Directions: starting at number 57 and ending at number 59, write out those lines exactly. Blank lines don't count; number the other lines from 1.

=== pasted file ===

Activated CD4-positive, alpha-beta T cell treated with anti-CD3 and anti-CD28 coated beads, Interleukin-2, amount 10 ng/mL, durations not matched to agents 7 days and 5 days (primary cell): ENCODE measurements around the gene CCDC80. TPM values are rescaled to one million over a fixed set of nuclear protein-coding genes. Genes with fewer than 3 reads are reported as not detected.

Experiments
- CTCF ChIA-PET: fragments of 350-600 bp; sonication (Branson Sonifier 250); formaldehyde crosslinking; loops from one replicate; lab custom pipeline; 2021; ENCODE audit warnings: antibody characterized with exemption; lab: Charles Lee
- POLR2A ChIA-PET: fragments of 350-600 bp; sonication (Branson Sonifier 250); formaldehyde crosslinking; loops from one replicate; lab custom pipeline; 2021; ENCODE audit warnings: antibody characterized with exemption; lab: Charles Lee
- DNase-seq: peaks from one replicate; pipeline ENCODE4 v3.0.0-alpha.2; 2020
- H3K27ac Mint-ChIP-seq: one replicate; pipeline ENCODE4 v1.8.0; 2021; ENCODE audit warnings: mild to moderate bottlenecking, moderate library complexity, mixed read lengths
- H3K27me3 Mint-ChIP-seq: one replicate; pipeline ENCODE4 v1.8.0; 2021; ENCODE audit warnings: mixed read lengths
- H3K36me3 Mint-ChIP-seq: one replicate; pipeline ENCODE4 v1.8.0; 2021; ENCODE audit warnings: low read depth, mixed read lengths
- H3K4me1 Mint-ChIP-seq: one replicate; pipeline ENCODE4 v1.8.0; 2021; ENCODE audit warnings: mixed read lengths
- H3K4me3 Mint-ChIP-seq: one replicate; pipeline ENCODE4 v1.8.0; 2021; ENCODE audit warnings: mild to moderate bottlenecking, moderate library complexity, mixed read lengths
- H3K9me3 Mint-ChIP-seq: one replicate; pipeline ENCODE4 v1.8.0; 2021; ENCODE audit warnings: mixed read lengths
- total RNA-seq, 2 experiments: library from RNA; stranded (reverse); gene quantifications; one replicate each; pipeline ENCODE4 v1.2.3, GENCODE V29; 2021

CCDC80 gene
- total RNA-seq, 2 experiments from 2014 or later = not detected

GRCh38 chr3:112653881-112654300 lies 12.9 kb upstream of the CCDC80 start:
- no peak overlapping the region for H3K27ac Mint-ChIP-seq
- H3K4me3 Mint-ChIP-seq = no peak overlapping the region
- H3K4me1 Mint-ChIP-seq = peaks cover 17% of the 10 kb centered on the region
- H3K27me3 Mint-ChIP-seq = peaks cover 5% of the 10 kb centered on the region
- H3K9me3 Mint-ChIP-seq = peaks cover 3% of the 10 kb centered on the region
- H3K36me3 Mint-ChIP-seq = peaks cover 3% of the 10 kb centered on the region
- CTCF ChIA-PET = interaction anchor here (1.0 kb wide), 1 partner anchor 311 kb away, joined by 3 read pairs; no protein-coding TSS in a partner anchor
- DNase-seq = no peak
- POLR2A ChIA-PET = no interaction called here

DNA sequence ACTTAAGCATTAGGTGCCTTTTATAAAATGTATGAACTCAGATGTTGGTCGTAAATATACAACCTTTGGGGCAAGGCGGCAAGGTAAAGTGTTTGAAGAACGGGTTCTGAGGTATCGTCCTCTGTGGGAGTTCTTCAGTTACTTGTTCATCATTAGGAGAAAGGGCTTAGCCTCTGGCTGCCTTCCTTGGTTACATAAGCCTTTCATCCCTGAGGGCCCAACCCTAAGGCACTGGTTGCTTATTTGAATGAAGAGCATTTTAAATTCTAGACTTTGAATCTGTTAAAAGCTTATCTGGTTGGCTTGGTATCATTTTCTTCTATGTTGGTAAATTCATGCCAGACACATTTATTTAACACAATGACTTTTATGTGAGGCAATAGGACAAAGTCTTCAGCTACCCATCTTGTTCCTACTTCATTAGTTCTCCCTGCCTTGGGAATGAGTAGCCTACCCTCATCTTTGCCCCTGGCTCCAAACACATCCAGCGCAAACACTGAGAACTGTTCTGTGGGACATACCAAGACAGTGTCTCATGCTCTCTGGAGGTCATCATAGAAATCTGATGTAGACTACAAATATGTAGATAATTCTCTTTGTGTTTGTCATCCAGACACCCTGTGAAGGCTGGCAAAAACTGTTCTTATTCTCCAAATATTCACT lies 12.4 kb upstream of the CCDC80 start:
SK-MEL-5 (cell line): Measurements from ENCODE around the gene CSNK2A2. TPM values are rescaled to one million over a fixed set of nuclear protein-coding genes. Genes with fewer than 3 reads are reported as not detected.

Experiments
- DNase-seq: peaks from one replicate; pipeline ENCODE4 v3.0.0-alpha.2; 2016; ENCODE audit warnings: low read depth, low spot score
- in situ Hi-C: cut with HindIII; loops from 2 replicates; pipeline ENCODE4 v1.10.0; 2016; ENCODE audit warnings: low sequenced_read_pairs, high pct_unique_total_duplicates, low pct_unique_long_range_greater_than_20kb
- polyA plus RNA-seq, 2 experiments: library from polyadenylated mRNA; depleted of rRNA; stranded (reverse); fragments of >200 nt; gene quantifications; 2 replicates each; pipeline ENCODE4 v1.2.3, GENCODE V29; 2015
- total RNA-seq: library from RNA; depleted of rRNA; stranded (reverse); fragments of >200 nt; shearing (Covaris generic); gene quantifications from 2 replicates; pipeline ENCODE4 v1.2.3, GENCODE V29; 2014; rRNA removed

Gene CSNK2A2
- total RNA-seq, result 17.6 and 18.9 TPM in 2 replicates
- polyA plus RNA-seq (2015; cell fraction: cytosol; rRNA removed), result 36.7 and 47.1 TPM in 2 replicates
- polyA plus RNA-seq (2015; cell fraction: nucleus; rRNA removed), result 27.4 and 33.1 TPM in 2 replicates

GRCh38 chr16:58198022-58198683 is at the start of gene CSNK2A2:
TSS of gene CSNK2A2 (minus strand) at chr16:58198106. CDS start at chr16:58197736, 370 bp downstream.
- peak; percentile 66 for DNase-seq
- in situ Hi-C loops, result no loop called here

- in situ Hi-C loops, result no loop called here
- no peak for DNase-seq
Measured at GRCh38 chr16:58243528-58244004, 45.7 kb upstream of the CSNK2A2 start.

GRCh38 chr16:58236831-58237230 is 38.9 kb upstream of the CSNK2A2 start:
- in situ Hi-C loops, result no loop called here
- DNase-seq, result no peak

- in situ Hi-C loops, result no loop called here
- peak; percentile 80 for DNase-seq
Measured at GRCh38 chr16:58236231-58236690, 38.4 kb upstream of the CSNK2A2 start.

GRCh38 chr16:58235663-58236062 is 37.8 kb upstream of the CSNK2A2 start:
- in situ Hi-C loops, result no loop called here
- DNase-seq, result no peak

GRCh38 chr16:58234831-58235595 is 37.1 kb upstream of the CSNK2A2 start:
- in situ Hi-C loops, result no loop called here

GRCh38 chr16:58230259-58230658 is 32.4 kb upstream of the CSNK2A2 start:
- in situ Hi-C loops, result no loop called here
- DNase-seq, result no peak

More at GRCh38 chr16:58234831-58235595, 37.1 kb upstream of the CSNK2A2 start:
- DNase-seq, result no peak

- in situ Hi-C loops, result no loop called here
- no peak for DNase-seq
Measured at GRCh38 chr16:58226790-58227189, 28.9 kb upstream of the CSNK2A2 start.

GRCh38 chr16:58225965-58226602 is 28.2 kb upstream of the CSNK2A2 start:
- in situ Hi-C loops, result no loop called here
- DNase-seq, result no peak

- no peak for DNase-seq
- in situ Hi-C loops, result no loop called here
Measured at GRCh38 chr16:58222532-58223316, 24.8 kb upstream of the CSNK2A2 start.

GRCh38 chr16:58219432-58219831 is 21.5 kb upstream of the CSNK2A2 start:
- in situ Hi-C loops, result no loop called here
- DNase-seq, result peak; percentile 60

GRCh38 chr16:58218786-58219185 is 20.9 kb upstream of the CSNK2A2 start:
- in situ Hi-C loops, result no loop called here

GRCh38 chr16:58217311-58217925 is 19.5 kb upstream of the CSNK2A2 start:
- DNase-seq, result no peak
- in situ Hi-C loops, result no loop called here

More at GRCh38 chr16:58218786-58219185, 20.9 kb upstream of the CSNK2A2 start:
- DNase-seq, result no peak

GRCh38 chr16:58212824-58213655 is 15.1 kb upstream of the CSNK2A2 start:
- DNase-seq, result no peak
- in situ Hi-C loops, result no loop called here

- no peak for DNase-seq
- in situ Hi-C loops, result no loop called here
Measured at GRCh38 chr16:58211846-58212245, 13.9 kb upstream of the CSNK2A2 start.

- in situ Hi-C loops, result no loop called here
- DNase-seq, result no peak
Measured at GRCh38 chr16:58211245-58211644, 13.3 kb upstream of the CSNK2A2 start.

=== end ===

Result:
More at GRCh38 chr16:58234831-58235595, 37.1 kb upstream of the CSNK2A2 start:
- DNase-seq, result no peak

- in situ Hi-C loops, result no loop called here